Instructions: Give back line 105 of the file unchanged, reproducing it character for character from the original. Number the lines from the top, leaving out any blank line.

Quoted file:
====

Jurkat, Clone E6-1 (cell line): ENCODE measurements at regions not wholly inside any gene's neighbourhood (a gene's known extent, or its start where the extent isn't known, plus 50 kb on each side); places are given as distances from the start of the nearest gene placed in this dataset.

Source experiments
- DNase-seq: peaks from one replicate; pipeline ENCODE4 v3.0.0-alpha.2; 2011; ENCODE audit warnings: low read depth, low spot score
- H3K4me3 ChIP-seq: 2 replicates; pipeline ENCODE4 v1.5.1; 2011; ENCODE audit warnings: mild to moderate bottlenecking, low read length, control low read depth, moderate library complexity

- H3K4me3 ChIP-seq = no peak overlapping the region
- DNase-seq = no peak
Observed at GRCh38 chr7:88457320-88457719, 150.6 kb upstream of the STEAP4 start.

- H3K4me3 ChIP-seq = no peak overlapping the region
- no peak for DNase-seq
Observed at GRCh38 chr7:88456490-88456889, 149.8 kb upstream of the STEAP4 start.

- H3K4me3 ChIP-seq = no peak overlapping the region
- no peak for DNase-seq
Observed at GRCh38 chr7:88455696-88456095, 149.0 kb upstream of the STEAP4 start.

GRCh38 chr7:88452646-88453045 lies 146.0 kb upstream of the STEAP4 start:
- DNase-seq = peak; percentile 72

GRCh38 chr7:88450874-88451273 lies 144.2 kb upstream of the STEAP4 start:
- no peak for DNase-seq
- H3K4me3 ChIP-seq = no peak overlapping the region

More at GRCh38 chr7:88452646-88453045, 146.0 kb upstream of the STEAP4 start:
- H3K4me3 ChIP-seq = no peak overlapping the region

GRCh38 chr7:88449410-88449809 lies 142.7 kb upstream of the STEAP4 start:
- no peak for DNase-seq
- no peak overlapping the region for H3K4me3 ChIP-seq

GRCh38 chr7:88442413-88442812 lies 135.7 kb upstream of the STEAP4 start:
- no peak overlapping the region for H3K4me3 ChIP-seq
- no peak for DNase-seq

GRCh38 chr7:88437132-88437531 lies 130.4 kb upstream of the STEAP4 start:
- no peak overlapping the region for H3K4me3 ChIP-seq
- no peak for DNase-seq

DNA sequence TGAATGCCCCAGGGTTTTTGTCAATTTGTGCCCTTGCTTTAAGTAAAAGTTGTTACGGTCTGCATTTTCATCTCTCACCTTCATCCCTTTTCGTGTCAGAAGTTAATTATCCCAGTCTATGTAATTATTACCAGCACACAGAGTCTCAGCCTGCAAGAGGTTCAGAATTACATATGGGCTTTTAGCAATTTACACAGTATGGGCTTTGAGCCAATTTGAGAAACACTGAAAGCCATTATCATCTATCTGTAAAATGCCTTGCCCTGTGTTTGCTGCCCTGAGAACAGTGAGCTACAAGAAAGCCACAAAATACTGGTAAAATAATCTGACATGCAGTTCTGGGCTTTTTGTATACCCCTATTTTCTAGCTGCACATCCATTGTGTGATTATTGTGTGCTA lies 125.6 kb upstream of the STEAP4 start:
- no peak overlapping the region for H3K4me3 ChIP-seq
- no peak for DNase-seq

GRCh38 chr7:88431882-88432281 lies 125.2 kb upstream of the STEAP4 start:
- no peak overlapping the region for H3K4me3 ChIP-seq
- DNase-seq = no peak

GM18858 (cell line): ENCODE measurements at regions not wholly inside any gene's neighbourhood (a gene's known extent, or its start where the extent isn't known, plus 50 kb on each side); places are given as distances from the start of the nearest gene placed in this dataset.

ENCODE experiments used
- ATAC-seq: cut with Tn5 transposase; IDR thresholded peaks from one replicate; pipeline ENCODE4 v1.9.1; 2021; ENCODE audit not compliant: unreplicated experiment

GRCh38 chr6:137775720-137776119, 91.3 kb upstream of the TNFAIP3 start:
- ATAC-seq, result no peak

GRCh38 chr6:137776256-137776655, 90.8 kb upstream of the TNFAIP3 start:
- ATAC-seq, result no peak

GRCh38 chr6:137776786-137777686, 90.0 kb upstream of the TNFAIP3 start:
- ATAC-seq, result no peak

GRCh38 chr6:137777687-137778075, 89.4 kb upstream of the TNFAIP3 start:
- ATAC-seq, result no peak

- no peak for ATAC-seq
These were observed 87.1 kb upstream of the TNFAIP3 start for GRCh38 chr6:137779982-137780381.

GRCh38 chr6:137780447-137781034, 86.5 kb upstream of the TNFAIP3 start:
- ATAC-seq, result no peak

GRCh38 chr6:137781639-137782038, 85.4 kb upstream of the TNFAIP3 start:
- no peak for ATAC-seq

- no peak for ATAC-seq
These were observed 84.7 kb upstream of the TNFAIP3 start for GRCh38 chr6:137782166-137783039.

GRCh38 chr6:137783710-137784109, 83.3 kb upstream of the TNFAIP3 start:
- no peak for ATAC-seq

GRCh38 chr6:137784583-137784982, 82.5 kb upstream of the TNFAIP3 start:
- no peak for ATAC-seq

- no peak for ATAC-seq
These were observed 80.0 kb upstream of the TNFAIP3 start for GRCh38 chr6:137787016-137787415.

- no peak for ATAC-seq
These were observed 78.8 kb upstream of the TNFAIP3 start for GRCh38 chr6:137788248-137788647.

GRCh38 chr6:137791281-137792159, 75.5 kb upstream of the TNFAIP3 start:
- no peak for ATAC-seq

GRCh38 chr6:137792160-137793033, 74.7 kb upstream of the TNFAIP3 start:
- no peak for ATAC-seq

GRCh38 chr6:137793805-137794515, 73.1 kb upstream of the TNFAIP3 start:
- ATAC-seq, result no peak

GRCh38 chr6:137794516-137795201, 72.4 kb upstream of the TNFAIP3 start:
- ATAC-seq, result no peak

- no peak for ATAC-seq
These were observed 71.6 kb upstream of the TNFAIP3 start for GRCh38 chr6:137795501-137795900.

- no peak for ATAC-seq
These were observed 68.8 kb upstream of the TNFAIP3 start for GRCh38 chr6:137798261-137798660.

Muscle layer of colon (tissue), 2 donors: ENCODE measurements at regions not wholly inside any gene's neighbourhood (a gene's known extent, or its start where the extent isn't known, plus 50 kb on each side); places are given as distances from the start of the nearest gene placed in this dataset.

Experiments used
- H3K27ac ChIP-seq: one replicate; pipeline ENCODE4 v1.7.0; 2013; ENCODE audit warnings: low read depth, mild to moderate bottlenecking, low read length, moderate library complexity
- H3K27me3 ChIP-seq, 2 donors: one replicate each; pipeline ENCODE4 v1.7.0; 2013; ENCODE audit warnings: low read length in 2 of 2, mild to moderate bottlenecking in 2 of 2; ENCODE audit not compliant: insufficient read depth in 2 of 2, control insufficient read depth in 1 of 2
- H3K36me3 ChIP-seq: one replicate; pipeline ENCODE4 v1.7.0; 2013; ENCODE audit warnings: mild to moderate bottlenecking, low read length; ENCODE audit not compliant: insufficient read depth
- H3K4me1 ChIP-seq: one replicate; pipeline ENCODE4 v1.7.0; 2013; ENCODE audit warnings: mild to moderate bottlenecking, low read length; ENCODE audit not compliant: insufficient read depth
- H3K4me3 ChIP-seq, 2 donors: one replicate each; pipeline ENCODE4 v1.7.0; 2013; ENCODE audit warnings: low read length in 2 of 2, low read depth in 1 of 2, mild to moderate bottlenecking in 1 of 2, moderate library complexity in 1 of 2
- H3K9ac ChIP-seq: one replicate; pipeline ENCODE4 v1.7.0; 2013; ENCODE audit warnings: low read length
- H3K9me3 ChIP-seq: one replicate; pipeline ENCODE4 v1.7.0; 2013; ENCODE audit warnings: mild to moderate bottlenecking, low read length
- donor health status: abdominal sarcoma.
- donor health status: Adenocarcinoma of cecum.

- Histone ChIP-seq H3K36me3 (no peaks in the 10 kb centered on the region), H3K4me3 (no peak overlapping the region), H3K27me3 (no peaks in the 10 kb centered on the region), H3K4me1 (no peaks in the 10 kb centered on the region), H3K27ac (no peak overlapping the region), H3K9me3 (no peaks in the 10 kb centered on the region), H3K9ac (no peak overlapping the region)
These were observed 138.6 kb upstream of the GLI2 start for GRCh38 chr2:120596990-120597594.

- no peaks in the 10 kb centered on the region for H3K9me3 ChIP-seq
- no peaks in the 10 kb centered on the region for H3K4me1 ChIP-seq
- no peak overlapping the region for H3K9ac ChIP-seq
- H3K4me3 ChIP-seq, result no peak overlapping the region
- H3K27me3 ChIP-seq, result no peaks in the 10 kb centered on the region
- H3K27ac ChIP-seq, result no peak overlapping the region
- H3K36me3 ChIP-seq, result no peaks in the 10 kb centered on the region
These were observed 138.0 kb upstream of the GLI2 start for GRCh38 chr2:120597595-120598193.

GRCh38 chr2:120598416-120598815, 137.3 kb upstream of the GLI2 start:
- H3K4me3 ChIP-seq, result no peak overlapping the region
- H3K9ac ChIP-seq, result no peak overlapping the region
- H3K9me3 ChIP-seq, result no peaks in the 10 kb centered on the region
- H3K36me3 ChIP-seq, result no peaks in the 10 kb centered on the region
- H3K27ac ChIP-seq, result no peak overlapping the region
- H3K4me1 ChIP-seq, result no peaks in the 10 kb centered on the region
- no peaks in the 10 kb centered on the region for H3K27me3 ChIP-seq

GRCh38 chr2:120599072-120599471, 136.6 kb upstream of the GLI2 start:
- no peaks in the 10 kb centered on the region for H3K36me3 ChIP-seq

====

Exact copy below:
- no peaks in the 10 kb centered on the region for H3K36me3 ChIP-seq